Skip to content

The diaries of presidents offer history in the raw and may have secrets to tell

FILE - A portion of a page from a Harry Truman’s 1947 presidential diary is shown at the National Archives in Washington, July 10, 2003. Presidents from George Washington to Joe Biden have kept presidential diaries. In them, they confide in themselves, express raw opinions, trace even the humdrum habits of their day and offer insight-on-the-fly on monumental decisions of their time. It’s where they may also spill secrets they shouldn’t. (AP Photo/Rick Bowmer)

Just before dawn one summer day in Washington, the president of the United States stripped naked on a rock by the river, plunged in and saw a dead man float to the surface.

We know this about John Quincy Adams because he kept a diary for the ages. So have many presidents, from George Washington to Joe Biden. In these journals — a collection of notebooks in Biden’s case — they confide to themselves, express raw opinions, trace even the humdrum habits of their day and offer seat-of-the-pants insight on monumental decisions of their time.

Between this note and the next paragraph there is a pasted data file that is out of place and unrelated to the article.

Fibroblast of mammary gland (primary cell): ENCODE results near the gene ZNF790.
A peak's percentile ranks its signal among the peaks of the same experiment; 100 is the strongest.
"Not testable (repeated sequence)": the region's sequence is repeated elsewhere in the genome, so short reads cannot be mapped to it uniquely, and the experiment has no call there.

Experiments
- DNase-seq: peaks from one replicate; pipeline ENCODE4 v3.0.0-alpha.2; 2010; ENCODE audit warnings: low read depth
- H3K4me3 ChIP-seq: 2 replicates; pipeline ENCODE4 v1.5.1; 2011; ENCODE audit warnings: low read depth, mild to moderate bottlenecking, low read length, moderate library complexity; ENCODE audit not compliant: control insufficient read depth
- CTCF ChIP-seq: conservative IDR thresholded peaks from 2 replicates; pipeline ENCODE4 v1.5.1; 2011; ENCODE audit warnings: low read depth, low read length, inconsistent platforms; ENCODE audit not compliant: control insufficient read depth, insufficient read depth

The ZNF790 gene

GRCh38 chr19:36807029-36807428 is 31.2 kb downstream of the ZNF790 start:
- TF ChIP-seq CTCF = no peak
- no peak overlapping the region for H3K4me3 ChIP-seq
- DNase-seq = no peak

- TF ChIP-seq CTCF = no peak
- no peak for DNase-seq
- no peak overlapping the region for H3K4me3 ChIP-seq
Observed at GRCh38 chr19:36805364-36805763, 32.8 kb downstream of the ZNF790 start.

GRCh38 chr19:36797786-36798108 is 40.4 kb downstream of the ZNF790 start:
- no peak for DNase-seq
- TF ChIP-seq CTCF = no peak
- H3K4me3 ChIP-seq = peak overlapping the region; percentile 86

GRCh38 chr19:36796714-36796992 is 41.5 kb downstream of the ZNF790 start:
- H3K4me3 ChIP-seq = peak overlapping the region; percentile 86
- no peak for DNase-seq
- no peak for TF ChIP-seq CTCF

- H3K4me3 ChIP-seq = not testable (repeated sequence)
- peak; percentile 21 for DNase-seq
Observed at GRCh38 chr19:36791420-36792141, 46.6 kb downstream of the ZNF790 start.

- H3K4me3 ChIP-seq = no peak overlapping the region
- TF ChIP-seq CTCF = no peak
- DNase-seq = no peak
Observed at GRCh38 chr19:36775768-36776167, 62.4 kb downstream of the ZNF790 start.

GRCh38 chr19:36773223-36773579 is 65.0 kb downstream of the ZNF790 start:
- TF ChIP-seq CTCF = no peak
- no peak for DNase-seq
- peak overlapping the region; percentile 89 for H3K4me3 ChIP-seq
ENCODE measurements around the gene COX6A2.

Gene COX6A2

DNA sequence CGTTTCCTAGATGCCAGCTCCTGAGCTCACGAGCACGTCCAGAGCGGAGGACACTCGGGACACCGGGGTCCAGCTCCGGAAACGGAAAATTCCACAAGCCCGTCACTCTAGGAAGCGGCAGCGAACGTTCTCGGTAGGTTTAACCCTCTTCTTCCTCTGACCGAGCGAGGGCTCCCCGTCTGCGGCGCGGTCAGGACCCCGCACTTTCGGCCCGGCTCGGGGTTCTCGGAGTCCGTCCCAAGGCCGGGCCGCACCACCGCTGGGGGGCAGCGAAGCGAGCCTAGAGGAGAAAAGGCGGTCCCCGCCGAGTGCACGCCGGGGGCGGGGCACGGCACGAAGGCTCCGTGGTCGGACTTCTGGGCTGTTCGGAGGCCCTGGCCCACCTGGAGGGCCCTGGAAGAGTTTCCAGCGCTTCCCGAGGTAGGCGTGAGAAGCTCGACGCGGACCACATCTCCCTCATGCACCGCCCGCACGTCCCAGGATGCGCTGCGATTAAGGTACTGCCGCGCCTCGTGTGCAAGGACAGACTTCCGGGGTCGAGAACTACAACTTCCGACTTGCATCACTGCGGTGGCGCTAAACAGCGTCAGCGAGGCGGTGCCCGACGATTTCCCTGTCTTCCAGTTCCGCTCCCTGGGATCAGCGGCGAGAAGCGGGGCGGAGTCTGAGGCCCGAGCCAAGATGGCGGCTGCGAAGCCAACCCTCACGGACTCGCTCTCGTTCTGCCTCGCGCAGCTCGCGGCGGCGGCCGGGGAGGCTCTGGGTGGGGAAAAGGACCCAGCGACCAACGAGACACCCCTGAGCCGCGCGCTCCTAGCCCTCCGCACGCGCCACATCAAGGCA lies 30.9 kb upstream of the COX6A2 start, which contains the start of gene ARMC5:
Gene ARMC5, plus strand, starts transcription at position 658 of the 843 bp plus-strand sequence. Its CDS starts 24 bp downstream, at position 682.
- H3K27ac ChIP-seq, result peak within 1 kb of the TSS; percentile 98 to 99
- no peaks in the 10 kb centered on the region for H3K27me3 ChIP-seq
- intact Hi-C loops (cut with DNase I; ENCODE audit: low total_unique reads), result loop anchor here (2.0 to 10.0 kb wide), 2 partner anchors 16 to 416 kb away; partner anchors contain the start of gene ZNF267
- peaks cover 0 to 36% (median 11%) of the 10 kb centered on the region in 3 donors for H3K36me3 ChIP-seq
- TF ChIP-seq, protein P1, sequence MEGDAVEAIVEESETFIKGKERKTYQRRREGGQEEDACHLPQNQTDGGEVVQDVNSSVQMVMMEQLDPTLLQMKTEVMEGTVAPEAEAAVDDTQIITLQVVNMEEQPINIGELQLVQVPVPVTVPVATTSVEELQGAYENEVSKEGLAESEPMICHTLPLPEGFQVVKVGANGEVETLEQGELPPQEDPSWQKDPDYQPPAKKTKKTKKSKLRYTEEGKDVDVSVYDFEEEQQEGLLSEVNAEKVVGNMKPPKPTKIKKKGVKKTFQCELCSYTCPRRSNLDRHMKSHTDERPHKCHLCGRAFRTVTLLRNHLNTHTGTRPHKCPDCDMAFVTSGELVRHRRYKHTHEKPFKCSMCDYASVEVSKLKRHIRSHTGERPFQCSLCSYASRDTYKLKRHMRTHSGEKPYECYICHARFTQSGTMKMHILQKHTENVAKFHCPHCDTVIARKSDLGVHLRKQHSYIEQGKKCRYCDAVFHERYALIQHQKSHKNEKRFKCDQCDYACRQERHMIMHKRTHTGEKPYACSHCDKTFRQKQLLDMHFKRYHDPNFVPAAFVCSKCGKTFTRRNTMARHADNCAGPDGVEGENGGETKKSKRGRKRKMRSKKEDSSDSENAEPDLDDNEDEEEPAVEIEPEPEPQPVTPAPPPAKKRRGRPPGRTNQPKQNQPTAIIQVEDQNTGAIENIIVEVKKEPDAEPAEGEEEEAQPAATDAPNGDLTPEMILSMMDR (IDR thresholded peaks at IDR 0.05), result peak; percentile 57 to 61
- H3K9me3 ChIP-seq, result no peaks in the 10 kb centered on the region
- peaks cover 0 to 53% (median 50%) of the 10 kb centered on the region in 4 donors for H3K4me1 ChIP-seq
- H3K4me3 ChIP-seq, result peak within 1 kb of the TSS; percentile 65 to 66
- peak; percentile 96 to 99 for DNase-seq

Here, also, they may possess and spill secrets they shouldn’t. That’s part of why Biden is facing more congressional scrutiny this week for his sloppy handling of classified documents after his vice presidency. Meantime Donald Trump became the first person in history to be charged with a crime for making off with sensitive government records as president — and then, unlike Biden, resisting demands to return them.

Adams called his diary his “second conscience” — not to mention a place to record his frequent skinny-dipping in the Potomac — and presidents since have vouched for the value of scribbling down the day’s observations or dictating them to a recorder to help them think things through and preserve them in memory, if not memoirs.

“The process of converting a jumble of thoughts into coherent sentences makes you ask tougher questions,” Barack Obama said of his journaling.

Jimmy Carter, who came away from the White House with more than 5,000 pages of transcribed entries, allowed, “I seldom exercised any restraint on what I dictated.”

Dwight Eisenhower wrote in a diary entry not only about infighting on a scientific advisory panel, but its highly secret (if questionable) analysis that Soviet atomic bombs could be rendered 99% ineffective by surrounding them with a type of radioactivity to which they were uniquely vulnerable.

Trump’s diary was named Twitter.

Now Robert Hur, the special counsel who probed Biden’s treatment of classified material but declined to recommend charges, is to appear before a House committee Tuesday to explain findings that left both parties ambivalent, for opposite reasons.

Democrats are relieved Biden won’t be charged but upset that Hur cited old-age memory fog as one reason the president should get a pass. Republicans wanted Biden prosecuted yet were delighted to see Hur fuel the public’s sense that Biden is too old for the job.